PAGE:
It was seen that the works of founders of States, law-givers, tyrant-destroyers, and heroes cover
but narrow spaces and endure but for a time; while the work of the inventor, though of less pomp,
is felt everywhere and lasts forever.          - Francis Bacon Preface to a Treatise on Interpreting Nature

The Design of Everyday Things

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How to Design Breakthrough Inventions

A CBS interview of IDEO founder David Kelley

How to Build a StartUp

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Saturday, April 5, 2008

April 2008 Summary

Mr. Steven R. Peabody (president of CMI Engineering and holder of several patents) gave us exceptional, valuable, practical, real-world guidance on how to develop an invention into a product. Here is a summary of his detailed method:

1. Prepare an industrial design.

Once you feel you have a marketable invention:

a) sign a mutual nondisclosure agreement

b) describe your invention to someone (industrial designer, engineer, draftsman) who can give your idea:

  • an understandable format (such as an industrial design). Show this to your engineers, marketers, and patent lawyers/agents.
  • if the invention is complex, an animated illustration to show how the product works.

2. Consider filing a patent application.

To get legal rights for your invention. Now, or after doing the marketability study of step 4.

3. Have an engineering firm precisely design your invention.

So you can manufacture products.

a) Choose a firm that is familiar with a broad range of products, designs (typically with a computer aided drafting (CAD) program) for inventors, and develops products.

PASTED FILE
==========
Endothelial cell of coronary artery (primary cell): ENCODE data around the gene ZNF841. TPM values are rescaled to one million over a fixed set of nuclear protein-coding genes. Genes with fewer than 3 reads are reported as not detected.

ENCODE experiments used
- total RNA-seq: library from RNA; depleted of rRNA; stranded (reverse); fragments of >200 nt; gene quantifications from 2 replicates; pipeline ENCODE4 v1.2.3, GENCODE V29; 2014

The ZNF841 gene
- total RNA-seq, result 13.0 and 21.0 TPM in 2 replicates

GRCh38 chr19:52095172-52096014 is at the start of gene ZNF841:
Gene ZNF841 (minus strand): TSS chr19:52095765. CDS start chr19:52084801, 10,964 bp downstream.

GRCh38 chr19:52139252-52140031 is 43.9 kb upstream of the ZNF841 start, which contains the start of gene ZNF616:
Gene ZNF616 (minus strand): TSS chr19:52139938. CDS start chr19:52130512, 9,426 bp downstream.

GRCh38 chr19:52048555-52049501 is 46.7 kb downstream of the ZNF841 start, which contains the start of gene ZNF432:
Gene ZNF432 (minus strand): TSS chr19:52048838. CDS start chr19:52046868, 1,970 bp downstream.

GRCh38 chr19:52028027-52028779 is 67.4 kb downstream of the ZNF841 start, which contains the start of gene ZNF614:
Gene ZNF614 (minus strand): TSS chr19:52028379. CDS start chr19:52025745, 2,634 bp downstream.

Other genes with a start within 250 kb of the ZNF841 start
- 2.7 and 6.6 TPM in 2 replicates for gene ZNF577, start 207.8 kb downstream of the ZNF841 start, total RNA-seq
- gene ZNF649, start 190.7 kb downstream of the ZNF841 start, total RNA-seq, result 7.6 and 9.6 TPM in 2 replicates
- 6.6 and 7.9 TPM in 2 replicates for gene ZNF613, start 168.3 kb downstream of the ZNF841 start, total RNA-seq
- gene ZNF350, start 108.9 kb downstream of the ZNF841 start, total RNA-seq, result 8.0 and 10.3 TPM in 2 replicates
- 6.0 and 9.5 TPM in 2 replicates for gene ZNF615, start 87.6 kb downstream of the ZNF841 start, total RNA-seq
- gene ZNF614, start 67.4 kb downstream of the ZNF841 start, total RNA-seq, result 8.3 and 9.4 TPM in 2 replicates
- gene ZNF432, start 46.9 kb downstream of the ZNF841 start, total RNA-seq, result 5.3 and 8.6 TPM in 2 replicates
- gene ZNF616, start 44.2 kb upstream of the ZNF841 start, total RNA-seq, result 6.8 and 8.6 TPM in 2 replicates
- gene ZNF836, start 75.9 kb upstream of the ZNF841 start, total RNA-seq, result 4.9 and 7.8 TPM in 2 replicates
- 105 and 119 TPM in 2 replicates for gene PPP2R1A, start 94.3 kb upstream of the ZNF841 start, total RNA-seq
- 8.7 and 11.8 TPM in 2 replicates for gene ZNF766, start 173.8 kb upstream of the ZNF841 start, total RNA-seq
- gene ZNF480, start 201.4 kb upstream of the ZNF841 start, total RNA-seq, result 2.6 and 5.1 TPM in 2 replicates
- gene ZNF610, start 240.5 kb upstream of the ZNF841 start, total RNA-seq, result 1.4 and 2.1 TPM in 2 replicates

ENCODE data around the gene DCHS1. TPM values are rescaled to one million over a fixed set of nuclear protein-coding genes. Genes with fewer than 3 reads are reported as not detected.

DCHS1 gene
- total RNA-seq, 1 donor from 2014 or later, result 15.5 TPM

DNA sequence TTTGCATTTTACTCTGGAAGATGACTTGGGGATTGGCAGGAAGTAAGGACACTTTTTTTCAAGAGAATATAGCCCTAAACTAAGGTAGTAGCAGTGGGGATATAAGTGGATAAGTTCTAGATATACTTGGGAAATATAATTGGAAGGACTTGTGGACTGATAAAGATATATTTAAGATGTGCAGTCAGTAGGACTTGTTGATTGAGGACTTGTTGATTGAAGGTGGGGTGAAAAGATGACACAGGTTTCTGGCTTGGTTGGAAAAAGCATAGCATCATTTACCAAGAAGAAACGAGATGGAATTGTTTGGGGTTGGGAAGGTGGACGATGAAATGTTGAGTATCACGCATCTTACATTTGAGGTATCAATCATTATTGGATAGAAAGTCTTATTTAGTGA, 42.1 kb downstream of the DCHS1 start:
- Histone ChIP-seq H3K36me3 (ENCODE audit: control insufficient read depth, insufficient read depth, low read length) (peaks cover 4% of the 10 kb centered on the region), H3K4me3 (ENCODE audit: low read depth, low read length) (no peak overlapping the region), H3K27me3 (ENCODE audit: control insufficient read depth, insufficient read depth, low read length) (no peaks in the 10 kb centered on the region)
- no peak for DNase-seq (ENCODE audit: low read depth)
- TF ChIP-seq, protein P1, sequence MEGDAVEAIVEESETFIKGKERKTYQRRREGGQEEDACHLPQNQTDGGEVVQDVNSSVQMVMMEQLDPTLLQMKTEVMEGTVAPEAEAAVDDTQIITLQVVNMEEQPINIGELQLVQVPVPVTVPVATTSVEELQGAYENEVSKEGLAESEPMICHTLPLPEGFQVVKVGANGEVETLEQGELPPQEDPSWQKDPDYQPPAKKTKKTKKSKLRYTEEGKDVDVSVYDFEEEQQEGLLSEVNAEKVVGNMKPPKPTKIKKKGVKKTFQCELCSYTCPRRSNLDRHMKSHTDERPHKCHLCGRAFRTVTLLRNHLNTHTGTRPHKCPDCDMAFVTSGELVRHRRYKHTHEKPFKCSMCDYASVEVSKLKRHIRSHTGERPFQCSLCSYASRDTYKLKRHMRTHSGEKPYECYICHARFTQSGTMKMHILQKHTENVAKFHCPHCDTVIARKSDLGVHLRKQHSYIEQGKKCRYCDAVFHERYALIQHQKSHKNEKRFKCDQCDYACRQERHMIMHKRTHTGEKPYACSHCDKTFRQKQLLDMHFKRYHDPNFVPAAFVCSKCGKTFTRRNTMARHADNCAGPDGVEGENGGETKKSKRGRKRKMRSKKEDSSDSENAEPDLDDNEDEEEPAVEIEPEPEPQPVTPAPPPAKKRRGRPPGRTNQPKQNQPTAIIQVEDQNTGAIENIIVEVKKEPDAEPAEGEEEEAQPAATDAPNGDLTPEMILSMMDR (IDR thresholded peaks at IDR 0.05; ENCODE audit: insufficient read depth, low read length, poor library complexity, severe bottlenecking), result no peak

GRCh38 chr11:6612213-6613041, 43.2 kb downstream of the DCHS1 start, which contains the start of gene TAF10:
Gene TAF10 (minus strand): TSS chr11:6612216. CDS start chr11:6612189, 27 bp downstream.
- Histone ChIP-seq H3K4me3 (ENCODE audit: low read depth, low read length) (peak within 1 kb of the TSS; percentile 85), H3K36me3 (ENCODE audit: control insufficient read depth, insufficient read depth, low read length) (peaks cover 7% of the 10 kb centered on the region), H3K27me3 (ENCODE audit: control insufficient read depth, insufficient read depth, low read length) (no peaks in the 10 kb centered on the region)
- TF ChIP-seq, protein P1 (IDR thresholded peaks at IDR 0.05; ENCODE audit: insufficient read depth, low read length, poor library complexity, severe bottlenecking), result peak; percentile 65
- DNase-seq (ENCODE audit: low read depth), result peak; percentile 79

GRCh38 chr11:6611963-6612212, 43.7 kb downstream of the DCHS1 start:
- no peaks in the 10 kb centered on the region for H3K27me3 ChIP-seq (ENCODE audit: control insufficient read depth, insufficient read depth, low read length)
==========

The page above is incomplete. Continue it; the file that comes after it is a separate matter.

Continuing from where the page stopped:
b) Create a prototype of your invention. To verify that parts fit and that the invention works.

4. Do market research.

To find out if people will buy your invention.

Use a resource such as the University of Wisconsin Innovation Service Center (Sandra Beccue, marketing research manager).

5. Find out how much money you need to bring your invention to market.

Get itemized price quotes for:

a) Manufacturing and assembly.

Take your engineering files from step 3 to a manufacturer. Your engineers, a contract manufacturer, or Alibaba may be able to help you with this. A manufacturer should assign a product manager to help ensure that your product has the correct specifications and satisfies testing requirements. Use a factory that already complies with your testing requirements, audits, and quality control procedures, so you can share testing costs with other companies using the factory and so you can be sure your product satisfies test standards.

Consider using assembly shops such as Goodwill Industries.

b) Testing (if your product must be tested).